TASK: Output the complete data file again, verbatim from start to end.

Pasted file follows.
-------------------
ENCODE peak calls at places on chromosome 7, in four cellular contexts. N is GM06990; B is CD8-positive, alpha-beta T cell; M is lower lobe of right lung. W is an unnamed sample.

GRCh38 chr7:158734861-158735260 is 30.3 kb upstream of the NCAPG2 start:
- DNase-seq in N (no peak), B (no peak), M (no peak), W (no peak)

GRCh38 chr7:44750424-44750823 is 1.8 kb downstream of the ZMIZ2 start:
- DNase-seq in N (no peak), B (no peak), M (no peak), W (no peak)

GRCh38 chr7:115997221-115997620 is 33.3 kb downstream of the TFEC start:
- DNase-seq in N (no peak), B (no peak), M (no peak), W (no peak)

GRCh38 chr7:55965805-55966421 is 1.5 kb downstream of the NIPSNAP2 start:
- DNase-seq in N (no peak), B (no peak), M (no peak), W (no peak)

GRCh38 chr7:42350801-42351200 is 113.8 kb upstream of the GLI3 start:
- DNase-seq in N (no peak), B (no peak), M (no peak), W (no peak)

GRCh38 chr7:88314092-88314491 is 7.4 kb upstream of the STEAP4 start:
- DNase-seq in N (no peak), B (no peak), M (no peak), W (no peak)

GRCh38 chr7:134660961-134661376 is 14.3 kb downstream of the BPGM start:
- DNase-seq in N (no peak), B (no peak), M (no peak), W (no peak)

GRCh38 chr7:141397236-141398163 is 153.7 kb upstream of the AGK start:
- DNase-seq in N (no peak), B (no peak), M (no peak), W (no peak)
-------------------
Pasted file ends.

ENCODE peak calls at places on chromosome 7, in four cellular contexts. N is GM06990; B is CD8-positive, alpha-beta T cell; M is lower lobe of right lung. W is an unnamed sample.

GRCh38 chr7:158734861-158735260 is 30.3 kb upstream of the NCAPG2 start:
- DNase-seq in N (no peak), B (no peak), M (no peak), W (no peak)

GRCh38 chr7:44750424-44750823 is 1.8 kb downstream of the ZMIZ2 start:
- DNase-seq in N (no peak), B (no peak), M (no peak), W (no peak)

GRCh38 chr7:115997221-115997620 is 33.3 kb downstream of the TFEC start:
- DNase-seq in N (no peak), B (no peak), M (no peak), W (no peak)

GRCh38 chr7:55965805-55966421 is 1.5 kb downstream of the NIPSNAP2 start:
- DNase-seq in N (no peak), B (no peak), M (no peak), W (no peak)

GRCh38 chr7:42350801-42351200 is 113.8 kb upstream of the GLI3 start:
- DNase-seq in N (no peak), B (no peak), M (no peak), W (no peak)

GRCh38 chr7:88314092-88314491 is 7.4 kb upstream of the STEAP4 start:
- DNase-seq in N (no peak), B (no peak), M (no peak), W (no peak)

GRCh38 chr7:134660961-134661376 is 14.3 kb downstream of the BPGM start:
- DNase-seq in N (no peak), B (no peak), M (no peak), W (no peak)

GRCh38 chr7:141397236-141398163 is 153.7 kb upstream of the AGK start:
- DNase-seq in N (no peak), B (no peak), M (no peak), W (no peak)